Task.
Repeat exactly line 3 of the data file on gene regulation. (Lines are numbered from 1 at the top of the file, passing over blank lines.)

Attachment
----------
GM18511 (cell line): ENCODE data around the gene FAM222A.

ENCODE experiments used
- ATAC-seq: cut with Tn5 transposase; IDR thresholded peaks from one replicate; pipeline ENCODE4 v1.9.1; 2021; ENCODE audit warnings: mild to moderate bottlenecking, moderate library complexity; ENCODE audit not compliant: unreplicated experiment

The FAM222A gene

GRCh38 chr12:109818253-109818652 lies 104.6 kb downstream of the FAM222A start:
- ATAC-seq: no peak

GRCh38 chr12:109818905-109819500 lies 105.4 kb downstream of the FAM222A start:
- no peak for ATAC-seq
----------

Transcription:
- ATAC-seq: cut with Tn5 transposase; IDR thresholded peaks from one replicate; pipeline ENCODE4 v1.9.1; 2021; ENCODE audit warnings: mild to moderate bottlenecking, moderate library complexity; ENCODE audit not compliant: unreplicated experiment